Oregon’s Quaint Older Golf Resorts
Most avid golfers, at least in the western United States, are aware of the big resort courses in Bandon and Bend, Oregon. They were well-marketed, made a big splash, even in the tournament business, and draw the well-to-do clientele from the golfing world. But what about the golfer (and golfing family) who doesn’t need to win the British Open, and doesn’t need to slay the most difficult golf course dragons around, but just wants to have a good time? Take a vacation to the Oregon coast, consider the slightly older resorts, and look at some courses best described as, “quaint.” As an aside, learn to deal with nature in an entirely different way.
If you are still somewhat of a connoisseur, you may want to begin at the Salishan Lodge in Siletz Bay, just south of Lincoln City. I have never played this course, but I’ve seen it. Decades ago, my almost scratch brother played it, and told me that he thought it was quite difficult. Visually, it’s attractive on both sides of Highway 101. No Northwest coast golf course is going to give you too many flat holes, so expect some good slopes from the coastal range. Bunkers have an “I dare you” attitude, and fairways aren’t so large that a bad drive will be accommodated. Built in ’65, Salishan Resort is a year-round, 18 hole course of 5,389 yards from the whites. – par 73. Officially, it’s in Gleneden Beach, and green fees are between 90-110. The course rating (number close to par – a “difficulty” rating for a scratch) is 72.3. The slope rating (difficulty for a bogey golfer) is 128 – ouch.
The Chinook Winds at Devil’s Lake, an 18 hole course built in 1926, better serves golf’s less self-aware mind. Until a few years ago, it was a dandelion field with greens, and you could pay to go whack some of the tall grass out. Today, it’s looking pretty spiffy, but the published photos all show flat holes. Maybe there are some, somewhere, but from my childhood memories, it’s a mountain goat course, not to be walked – also a very pretty piece of acreage. From the blues, it’s a par 65 at 4,639 yards. The course rating is 62.4 and the “bogey” rating, 109. It helps if one leg is significantly shorter than the other.
Down in Newport, Agate Beach has always been a crisp, well-put-together nine-hole course. Built in 1931, it plays at 3,002 yards from the whites, par 36. Green fees are $18 for nine, and the café is homey with good food. Even at the modest prices, it still feels like a real course, well-maintained, well-designed on beautiful forest land.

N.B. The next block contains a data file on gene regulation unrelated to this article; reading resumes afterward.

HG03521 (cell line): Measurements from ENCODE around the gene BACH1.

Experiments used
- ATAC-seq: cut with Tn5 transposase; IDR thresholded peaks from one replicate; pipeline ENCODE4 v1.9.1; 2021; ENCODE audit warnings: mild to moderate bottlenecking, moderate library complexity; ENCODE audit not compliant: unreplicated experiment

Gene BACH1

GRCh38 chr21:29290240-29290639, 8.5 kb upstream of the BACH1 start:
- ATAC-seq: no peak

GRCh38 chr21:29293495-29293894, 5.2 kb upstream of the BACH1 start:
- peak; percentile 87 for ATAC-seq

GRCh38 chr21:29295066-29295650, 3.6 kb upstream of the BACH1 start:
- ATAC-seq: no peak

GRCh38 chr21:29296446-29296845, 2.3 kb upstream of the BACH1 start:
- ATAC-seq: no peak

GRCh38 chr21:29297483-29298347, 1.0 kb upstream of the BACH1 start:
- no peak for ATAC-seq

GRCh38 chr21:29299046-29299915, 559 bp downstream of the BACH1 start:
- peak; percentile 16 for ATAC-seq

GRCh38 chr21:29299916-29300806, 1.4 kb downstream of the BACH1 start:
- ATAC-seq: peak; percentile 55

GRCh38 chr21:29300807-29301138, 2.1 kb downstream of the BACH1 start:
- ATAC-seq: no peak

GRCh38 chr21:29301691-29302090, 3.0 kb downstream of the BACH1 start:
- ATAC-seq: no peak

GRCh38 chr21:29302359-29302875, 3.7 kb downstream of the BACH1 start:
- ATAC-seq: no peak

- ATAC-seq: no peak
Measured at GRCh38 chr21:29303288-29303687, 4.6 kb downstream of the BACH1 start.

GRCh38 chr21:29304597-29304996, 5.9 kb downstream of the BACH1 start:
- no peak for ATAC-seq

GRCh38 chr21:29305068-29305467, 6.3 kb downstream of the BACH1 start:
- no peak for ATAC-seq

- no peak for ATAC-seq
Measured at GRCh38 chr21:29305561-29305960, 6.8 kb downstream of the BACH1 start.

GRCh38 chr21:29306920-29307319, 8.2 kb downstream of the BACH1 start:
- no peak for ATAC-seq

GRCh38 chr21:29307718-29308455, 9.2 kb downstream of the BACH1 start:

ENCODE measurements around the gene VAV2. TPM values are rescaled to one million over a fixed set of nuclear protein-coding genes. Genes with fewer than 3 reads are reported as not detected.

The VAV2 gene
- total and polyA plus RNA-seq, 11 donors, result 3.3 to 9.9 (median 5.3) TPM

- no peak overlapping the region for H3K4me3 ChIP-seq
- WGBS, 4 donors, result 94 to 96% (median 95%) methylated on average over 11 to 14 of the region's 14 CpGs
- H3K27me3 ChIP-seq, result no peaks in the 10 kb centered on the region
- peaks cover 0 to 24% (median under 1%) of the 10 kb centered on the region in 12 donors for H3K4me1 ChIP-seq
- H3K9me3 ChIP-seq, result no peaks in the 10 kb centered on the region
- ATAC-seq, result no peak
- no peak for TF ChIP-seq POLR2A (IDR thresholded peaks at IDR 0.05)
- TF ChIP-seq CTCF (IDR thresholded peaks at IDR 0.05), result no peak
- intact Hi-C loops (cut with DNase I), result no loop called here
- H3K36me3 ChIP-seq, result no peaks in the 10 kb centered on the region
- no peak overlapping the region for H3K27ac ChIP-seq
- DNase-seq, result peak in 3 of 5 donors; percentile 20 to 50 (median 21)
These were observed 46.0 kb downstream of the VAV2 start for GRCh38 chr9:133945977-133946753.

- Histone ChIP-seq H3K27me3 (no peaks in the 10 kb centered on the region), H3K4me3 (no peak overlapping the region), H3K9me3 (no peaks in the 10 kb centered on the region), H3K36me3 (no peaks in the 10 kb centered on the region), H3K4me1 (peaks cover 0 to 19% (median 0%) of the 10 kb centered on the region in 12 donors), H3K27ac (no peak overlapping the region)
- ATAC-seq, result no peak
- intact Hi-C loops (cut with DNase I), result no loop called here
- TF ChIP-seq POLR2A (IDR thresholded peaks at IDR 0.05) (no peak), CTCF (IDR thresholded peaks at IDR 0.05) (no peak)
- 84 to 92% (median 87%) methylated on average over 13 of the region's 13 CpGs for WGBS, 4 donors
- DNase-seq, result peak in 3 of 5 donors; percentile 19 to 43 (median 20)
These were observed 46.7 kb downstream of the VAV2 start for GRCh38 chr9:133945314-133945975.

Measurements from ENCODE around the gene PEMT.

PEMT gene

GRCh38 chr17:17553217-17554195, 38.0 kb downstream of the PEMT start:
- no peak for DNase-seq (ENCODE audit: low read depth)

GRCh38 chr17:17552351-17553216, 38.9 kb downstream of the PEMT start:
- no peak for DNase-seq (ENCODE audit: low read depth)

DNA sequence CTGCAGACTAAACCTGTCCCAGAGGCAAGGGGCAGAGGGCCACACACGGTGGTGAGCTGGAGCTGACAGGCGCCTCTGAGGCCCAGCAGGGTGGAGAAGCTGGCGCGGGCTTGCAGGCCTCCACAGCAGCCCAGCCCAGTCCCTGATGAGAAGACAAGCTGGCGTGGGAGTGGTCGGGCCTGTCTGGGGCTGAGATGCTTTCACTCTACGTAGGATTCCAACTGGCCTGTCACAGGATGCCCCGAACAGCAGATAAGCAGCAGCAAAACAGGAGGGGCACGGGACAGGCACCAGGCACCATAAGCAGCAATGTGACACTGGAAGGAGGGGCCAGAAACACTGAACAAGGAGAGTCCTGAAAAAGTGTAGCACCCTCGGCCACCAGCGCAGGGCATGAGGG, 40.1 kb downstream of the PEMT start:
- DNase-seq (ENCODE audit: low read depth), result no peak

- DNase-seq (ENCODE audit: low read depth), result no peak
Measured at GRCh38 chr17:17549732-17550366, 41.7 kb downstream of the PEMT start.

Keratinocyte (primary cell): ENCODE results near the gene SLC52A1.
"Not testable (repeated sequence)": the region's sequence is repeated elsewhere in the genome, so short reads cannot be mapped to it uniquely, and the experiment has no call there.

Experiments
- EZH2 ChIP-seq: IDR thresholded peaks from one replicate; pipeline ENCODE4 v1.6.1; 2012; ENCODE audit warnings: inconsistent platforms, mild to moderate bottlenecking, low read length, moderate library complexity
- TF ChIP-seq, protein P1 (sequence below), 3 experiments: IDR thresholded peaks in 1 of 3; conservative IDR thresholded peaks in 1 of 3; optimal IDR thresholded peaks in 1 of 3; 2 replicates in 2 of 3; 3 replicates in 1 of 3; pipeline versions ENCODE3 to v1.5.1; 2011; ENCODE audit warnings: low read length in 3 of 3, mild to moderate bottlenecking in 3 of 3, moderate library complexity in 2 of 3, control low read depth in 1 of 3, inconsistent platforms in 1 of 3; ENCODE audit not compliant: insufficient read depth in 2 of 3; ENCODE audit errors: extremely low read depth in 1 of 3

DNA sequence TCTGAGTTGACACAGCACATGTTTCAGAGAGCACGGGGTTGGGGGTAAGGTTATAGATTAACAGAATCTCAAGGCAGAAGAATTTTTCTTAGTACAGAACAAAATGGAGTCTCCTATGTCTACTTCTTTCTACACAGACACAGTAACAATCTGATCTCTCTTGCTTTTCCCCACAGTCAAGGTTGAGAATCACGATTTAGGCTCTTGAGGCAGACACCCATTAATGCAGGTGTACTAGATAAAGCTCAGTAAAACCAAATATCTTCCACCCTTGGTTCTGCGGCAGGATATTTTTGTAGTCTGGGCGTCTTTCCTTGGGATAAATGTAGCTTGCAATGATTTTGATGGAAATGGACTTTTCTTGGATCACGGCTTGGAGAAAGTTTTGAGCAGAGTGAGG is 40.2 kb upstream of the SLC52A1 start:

OK, here’s the place to go if golf’s a hoot, and you just want to swing away. This course is way too much fun, and I can’t even tell you why. Neskowin Marsh Golf Course (power word: Marsh) is a nine hole course built in 1932. I grew up playing it in the summers. Flooded most of the year, it has scratchy fairways and odd lies, but you’ll feel as if the game was just invented, and that we hadn’t gone all modern yet. You score the stew out of this course, or it can kill you, depending on your drive. You can drive two par 4s if you do it just right, or score an easy 12. There are so many possibilities that playing the same nine twice, you won’t even recognize them as being the same. The 7th is an utterly cool tee box atop a forested hill (back then, we thought it was Mt. Everest.) Launch a wedge or nine iron as high as you can, and see if you can drop it vertically into the cup (back then, it was a driver or 3 wood). A 9 hole, 2,591 yard par 35, the course has a 33.8 rating and a slope rating of 110. It’s a whacko little place, but I could play it a thousand times without getting tired of it. Come play at Neskowin? My answer is always yes, and I don’t know why that’s true, either.
Have a wonderful vacation in this forty mile stretch between Neskowin and Newport - and don’t wait for the wind to die down or the rain to stop. They’re part of the course.